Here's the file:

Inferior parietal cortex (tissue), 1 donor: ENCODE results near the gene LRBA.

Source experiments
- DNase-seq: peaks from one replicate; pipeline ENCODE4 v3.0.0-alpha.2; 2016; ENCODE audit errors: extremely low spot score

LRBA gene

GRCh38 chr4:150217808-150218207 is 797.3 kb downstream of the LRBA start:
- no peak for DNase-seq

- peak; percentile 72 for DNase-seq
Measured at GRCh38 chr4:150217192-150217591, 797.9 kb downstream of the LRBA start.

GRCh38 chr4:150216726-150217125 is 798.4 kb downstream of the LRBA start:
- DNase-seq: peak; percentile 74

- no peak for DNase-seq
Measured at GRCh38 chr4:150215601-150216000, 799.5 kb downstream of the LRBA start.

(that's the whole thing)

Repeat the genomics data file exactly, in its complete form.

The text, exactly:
Inferior parietal cortex (tissue), 1 donor: ENCODE results near the gene LRBA.

Source experiments
- DNase-seq: peaks from one replicate; pipeline ENCODE4 v3.0.0-alpha.2; 2016; ENCODE audit errors: extremely low spot score

LRBA gene

GRCh38 chr4:150217808-150218207 is 797.3 kb downstream of the LRBA start:
- no peak for DNase-seq

- peak; percentile 72 for DNase-seq
Measured at GRCh38 chr4:150217192-150217591, 797.9 kb downstream of the LRBA start.

GRCh38 chr4:150216726-150217125 is 798.4 kb downstream of the LRBA start:
- DNase-seq: peak; percentile 74

- no peak for DNase-seq
Measured at GRCh38 chr4:150215601-150216000, 799.5 kb downstream of the LRBA start.